Book Review: ‘Tree: A Life Story’

April 13, 2020 · 3 minute read
Book Review: ‘Tree: A Life Story’

Have you really looked into a forest recently? You know, the kind of looking where the casual eye scan is followed by a true effort to relate. Looking, like many of us don’t do enough of these days. I’ll tell you what, let’s rephrase the question.

“Have you related yourself to a forest recently?”

If the answer is “no,” or “not enough,” or even “I don’t know how,” then you may want to pick up a copy of “Tree: A Life Story” by David Suzuki and Wayne Grady, with illustrations by Robert Bateman.  

The authors grabbed my attention early with an evolutionary explanation of my very first relative on this planet — the protocell of a bacterium that was the first combination of atoms to react to its environment.  As that story goes, some 3 billion years or so since cellular sex became the rage, and after millions of randomly mutated offsprings, you get the stiff, 90-foot tall loblolly pine tree standing in my backyard. You also get, inside the house, the soft-skinned and more animated creature wiggling his fingers on a keyboard. More alike, if you look back far enough, than different. 

This blowing the dust off our oldest family album has the desired effect.  When the authors begin telling the story of the 500-year lifetime of a single douglas fir tree in the pacific northwest, I am no longer reading a book about a tree. I am reading the biography of a relative.

And what a biography it is! Though the authors have a proper respect for evolution theory, they recognize that when it comes to living organisms, the total character is somehow more than the sum of the parts. In “Tree: A Life Story” we learn the details of the myriad relationships this one douglas fir makes with its environment. We learn of its immense thirst and the fancy mechanisms it has devised to grab water from the earth. We learn how it ages, and begins to share more and more of itself. We learn how in old age it becomes an apartment complex for the forest homeless, and even after death and collapse it serves as a nursery for the development of the next generation.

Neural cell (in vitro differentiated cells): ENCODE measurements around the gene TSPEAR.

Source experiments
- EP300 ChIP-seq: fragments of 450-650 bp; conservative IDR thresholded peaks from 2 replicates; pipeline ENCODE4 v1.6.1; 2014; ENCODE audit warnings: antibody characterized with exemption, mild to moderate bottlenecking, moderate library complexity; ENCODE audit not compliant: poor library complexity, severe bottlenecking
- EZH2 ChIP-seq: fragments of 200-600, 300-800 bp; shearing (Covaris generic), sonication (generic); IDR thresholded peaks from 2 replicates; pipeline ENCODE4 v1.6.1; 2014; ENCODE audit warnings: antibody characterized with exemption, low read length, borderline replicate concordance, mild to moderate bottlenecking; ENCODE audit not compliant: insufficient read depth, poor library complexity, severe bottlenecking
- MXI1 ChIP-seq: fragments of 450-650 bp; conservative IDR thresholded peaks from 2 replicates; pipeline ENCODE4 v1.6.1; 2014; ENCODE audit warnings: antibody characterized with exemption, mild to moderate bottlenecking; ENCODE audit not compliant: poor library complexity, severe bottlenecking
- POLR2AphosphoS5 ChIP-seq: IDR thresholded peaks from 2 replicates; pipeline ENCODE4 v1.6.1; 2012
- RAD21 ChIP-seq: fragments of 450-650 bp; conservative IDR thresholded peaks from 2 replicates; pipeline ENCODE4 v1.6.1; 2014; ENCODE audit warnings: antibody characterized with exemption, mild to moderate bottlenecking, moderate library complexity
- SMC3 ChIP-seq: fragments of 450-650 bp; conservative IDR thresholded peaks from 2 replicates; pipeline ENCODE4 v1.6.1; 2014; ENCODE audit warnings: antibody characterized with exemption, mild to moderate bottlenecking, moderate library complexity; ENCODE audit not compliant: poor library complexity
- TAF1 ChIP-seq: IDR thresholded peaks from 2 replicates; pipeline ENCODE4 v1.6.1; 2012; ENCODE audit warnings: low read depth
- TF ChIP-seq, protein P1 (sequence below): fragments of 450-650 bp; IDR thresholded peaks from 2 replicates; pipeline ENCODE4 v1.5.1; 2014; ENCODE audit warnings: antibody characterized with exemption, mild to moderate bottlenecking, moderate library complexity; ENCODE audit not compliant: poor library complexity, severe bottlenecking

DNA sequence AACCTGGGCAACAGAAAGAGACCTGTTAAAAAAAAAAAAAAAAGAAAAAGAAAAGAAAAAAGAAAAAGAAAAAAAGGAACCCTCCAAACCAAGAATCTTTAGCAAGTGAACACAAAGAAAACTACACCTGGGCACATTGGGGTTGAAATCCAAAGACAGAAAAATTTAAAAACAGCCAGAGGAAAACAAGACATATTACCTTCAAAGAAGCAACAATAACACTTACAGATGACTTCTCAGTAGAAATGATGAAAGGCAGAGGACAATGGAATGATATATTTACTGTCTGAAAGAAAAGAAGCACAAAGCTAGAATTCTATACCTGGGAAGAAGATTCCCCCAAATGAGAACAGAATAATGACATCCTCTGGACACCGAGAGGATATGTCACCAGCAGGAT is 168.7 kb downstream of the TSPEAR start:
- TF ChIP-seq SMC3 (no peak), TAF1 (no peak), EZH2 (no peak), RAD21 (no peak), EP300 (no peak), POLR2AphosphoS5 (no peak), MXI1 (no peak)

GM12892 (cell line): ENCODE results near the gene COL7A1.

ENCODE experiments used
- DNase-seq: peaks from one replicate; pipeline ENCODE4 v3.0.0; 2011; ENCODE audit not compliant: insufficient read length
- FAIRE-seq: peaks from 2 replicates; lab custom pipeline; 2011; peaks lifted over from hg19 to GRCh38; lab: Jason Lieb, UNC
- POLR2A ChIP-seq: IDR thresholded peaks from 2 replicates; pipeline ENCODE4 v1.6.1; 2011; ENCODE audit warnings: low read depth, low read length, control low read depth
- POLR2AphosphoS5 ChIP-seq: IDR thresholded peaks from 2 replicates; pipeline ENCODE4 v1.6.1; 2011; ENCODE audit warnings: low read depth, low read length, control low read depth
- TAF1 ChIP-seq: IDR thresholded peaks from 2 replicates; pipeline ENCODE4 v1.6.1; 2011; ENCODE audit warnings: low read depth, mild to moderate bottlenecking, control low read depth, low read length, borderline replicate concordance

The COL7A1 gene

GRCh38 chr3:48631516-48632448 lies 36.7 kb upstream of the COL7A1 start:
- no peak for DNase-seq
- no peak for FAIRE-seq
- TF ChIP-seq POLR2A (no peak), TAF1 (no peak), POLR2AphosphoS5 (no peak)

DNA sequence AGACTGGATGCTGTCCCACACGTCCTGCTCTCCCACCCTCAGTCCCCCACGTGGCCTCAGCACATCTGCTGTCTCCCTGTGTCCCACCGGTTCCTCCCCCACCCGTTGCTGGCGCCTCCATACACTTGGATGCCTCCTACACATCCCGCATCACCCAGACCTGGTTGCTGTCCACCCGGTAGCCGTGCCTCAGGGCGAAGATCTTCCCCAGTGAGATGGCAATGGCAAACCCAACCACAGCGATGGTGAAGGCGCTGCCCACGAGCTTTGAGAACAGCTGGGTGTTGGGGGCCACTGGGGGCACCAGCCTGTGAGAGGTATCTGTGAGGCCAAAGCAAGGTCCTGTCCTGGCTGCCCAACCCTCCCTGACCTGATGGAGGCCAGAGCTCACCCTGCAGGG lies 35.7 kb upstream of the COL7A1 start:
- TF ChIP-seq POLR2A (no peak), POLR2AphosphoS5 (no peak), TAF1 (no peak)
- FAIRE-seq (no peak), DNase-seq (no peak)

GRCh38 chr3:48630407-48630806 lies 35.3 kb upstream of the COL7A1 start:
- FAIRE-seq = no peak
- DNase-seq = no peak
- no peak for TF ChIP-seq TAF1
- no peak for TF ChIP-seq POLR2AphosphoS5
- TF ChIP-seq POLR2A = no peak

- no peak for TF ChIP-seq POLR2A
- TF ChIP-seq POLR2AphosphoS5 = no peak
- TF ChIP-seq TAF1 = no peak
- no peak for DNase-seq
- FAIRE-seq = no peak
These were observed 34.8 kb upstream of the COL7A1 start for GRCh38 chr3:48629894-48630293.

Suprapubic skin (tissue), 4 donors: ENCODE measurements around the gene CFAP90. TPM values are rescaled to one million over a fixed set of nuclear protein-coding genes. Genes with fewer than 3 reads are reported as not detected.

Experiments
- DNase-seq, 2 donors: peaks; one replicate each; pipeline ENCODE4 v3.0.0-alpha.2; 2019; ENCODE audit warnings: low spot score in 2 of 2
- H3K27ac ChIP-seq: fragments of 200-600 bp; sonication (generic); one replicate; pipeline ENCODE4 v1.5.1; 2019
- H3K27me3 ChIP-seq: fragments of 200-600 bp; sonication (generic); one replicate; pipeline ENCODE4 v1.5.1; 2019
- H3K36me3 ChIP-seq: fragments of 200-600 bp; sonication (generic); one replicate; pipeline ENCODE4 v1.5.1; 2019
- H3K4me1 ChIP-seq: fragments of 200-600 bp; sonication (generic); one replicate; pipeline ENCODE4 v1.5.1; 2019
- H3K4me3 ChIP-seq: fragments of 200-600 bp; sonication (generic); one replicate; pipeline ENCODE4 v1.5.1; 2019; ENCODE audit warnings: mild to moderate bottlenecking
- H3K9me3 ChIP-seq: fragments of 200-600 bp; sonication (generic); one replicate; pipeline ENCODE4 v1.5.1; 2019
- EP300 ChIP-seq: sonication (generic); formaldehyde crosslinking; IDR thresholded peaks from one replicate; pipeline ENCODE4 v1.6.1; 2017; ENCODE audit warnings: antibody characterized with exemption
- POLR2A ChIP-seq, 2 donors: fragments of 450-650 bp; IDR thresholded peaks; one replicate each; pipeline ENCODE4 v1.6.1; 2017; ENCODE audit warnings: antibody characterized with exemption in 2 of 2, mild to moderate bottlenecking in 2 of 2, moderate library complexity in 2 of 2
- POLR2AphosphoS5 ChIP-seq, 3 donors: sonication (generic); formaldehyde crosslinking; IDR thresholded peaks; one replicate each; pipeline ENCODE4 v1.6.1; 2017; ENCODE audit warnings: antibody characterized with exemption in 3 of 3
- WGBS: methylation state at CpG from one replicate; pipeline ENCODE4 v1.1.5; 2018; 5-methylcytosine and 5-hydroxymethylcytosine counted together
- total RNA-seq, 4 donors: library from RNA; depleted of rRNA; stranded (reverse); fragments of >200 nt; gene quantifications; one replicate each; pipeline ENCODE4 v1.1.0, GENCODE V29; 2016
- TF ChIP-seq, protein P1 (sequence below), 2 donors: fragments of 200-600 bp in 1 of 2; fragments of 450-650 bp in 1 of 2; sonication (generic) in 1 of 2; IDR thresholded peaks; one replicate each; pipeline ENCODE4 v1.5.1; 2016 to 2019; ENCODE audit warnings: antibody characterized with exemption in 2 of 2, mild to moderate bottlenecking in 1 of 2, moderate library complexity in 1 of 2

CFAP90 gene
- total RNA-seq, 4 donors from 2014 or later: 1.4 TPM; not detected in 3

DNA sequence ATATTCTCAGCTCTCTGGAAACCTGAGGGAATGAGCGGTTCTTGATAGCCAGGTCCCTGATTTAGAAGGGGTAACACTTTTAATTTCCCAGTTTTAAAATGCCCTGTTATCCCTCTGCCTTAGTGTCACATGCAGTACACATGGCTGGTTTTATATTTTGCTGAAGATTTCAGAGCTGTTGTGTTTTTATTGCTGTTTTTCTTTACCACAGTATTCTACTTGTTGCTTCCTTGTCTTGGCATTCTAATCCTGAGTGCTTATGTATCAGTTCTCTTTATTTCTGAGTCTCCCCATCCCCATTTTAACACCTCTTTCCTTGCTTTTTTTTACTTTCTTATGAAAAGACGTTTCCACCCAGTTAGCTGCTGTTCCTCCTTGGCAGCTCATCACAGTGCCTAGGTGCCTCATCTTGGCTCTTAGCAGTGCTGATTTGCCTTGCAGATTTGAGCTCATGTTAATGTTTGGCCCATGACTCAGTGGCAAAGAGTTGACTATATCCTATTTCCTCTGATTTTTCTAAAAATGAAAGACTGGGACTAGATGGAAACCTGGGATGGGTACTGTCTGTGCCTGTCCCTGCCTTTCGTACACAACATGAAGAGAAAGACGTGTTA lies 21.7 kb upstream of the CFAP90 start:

Suzuki and Grady’s douglas fir is not merely the generic output of some universal evolution machine. It is something more.  Something not altogether predictable.  This 300-foot-tall earth-giant is a bravely-struggling living organism with a strangely-inspired living character.  

A Douglas fir tree.

Along the way, the authors diverge into detailed discussions of the history and progression of botany, but they also ramble into wonderful discussions of the plants and animals that share a  place in the tree’s life story. Owls, mice, bears, cougars, woodpeckers, subterranean organisms. These and many more have learned to respect the areas around the douglas fir tree. They respect that life, and prey, are abundant there. The authors awaken my understanding that even while sacrifices of life are made in the forest, rarely are they made to the point of gluttony or species depletion, and always there seems to be a balanced harmony of characters.

I found it almost a shame that towards the end of this tree biography the authors reviewed the alarming statistics about the decreasing area of earth’s forests and made some political jabs.  Not that the blows weren’t appropriate or warranted, but these combative gestures yanked me out of the unspoiled, virgin forest and back into the reality of fear and concern for the future of these places, and these trees. Just a few quick jabs at the end. I guess I can take it, and I guess I can trust the authors of such a wonderful book. If those jabs at a society that seems unable to relate itself to a forest are important to them, they should be important to me. And so I ask again,

“Have you related yourself to a forest recently?”  If not, get this book.